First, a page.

GENEVA (24 August 2023) – A UN expert has expressed grave concern about the human rights situation in the Central African Republic.
“Given the tensions and divisions arising from the constitutional referendum, the Central African authorities urgently need to engage all actors in a genuine political dialogue aimed at de-escalating the situation and creating a climate of trust,” said Yao Agbetse, the UN Independent Expert on the Central African Republic, at the end of a 10-day visit to the country.
“Only an inclusive political dialogue can provide a framework to (re)build consensus. The military approach has shown its limits and there is an urgent need for a coherent and predictable political offer,” Agbetse said.
He stressed that a calmer political climate was essential for the immediate rescheduling of local elections, which had been postponed indefinitely. “The Government must do everything in its power to create the conditions for an inclusive, transparent, fair and democratic election, with the effective participation of women and young people,” the UN expert said.
He urged the authorities to relaunch the process of implementing the Khartoum Agreement (APPR-RCA) and the Luanda Joint Roadmap and to commit to the 217 recommendations of the Republican Dialogue by taking concrete political measures to encourage the other actors in the conflict to honour their commitments.
“Sub-regional diplomacy is essential for the Central African authorities to address issues of border security, particularly with Sudan,” Agbetse added.
Increasing attacks by armed groups, particularly the Coalition des Patriotes pour le Changement (CPC) and the rise of the Azandé Ani Kpi Gbé group in the South-East, are creating a climate of insecurity, he said. The expert said that direct attacks by armed groups, including attacks on villages, mining sites, fields and on roads, have an impact on the country's economic activity and lead to serious human rights violations. “Insecurity is a major obstacle to the restoration of State authority,” he said, noting that it also increases dependence on humanitarian aid.
In the Vakaga region, 17,820 refugees and asylum seekers, mostly women and children, have reportedly flocked to Am-Dafock, then settled in Korsi near Birao, 65 km from the border, for security reasons due to the conflict in Sudan. Among them are 4,701 Central African returnees from Sudan. Tensions in Chad have also reportedly pushed 37,000 Chadian refugees and asylum-seekers to the region, finding refuge in the Paoua region (Ouham-Pendé prefecture).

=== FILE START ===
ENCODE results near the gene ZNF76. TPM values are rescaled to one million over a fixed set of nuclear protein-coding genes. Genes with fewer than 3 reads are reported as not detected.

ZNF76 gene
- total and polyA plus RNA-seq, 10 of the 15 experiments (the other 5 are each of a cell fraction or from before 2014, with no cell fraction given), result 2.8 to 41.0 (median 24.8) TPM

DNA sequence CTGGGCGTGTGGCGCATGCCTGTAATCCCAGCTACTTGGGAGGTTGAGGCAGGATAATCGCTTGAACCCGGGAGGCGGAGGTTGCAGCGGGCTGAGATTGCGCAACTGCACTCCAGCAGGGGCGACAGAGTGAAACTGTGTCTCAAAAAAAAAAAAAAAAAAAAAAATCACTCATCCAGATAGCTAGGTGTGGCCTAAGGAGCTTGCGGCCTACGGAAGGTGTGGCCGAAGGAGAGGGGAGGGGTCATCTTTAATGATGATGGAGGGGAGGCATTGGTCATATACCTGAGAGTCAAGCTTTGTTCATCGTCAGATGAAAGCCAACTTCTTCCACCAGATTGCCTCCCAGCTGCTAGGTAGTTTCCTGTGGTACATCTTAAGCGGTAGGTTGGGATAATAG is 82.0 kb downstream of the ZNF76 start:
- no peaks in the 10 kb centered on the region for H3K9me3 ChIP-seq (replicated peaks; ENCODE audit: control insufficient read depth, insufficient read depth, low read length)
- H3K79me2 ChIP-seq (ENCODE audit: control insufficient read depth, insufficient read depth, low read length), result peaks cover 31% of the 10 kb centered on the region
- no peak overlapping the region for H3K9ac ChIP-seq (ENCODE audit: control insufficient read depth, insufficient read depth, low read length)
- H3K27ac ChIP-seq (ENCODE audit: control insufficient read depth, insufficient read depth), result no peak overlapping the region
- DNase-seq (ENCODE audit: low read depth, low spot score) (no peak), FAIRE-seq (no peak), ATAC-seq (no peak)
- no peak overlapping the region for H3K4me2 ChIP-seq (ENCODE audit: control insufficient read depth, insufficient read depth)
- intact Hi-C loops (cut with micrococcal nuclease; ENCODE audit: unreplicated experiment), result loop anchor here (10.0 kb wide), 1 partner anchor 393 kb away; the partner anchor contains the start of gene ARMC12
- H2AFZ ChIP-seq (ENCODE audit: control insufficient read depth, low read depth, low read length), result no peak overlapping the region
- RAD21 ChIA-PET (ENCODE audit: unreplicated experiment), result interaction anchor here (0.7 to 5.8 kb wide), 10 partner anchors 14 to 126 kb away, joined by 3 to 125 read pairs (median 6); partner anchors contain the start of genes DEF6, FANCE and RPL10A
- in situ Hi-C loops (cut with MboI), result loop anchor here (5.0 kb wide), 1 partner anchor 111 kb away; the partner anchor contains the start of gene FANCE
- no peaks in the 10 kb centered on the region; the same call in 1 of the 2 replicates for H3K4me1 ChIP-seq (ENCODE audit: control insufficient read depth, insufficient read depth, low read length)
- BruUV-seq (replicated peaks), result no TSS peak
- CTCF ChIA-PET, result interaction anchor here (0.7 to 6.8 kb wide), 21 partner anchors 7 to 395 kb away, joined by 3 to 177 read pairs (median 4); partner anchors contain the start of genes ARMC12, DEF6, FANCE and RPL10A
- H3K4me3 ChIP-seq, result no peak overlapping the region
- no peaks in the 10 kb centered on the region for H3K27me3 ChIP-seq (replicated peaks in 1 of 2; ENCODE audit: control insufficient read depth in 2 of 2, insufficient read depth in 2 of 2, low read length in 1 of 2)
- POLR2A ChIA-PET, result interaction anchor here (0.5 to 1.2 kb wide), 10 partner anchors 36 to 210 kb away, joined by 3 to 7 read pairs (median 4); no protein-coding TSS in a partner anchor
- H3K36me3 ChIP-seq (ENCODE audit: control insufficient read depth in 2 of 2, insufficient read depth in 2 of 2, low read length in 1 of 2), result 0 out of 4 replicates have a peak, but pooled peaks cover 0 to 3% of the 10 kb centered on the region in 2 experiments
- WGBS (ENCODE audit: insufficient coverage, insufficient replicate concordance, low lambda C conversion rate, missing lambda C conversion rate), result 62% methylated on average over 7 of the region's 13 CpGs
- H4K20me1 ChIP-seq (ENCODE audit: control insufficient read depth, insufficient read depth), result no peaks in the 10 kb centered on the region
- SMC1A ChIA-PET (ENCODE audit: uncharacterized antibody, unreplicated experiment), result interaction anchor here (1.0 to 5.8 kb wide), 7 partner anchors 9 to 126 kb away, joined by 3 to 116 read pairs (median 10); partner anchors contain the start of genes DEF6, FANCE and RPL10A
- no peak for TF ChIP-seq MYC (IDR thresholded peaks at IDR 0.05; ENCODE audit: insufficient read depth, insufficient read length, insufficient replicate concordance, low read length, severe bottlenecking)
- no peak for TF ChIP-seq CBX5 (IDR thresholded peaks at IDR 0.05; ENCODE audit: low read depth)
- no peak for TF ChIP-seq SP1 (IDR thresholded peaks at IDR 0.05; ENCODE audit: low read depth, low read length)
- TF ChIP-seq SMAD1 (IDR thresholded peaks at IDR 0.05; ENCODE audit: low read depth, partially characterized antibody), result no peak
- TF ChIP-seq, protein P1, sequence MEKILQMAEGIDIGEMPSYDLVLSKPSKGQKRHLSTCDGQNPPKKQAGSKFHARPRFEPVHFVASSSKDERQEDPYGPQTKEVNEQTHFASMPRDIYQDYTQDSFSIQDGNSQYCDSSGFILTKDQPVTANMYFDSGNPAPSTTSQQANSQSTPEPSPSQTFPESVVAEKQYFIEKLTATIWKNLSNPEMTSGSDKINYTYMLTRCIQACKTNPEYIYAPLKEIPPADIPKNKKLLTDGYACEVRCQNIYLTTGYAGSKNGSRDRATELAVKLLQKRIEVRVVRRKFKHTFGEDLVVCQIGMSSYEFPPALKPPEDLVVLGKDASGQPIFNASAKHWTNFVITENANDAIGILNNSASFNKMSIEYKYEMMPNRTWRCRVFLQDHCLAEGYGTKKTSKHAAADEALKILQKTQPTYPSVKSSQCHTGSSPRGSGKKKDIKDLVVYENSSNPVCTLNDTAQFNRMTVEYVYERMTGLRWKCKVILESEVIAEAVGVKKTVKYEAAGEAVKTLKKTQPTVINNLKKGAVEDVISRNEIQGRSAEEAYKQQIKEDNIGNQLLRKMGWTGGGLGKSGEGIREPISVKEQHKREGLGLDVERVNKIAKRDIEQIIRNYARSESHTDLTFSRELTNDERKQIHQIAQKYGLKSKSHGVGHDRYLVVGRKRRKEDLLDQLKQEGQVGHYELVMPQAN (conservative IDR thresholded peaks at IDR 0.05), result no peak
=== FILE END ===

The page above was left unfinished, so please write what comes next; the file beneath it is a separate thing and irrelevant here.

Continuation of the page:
Agbetse observed that the situation had severe social repercussions, with shortages and a sharp rise in the price of basic foodstuffs. More than 72 per cent of refugees are reportedly hosted by host families, who require psychological, material, and financial support. “I call on the international community to step-up support for humanitarian operations by funding the Humanitarian Response Plan,” he said.
The expert said the situation in the North-West was also very worrying due to the presence of explosive devices. “The victims are mainly civilians who are deprived of basic humanitarian assistance,” he said, calling on technical and financial partners to provide the necessary resources to UNMAS and organisations with the expertise to clear the afflicted areas.
“The situation in CAR requires a combination of efforts on the humanitarian and development fronts,” Agbetse said. “Humanitarian responses dictated by the emergency must be combined with development actions that are part of a national development plan.” Victims’ associations are also calling for greater synergy with mechanism to combat impunity.
Read the full statement: https://www.ohchr.org/sites/default/files/documents/issues/ie-car/EOM-statement-IE-CAR-2023-08-18-en.pdf
Mr. Yao Agbetse (Togo) is the independent expert on the Central African Republic and a human rights lawyer, researcher and teacher who has devoted the last 25 years of his life to justice and human rights, including the rights of the child. He has implemented human rights programs at the national level and has provided legal and technical advice for the development and monitoring of national human rights laws and policies, particularly in Benin, Côte d'Ivoire, in the Democratic Republic of Congo, Mali and Togo. He has created a space and tools for dialogue and joint efforts by state actors and CSOs. In the DRC, Côte d'Ivoire and Mali, it has implemented DDR programs, trained army and police chiefs, and provided support to mandate-holders and United Nations operations, including participating in the interactive dialogue under item 10 during sessions of the Human Rights Council in Geneva.
UN human rights country page: Central African Republic
For media enquiries and regarding other UN independent experts, please contact
Maya Derouaz ([email protected]) and
Follow news related to the UN’s independent human rights experts on Twitter @UN_SPExperts.
Concerned about the world we live in?
Then STAND UP for someone’s rights today.
and visit the web page at http://www.standup4humanrights.org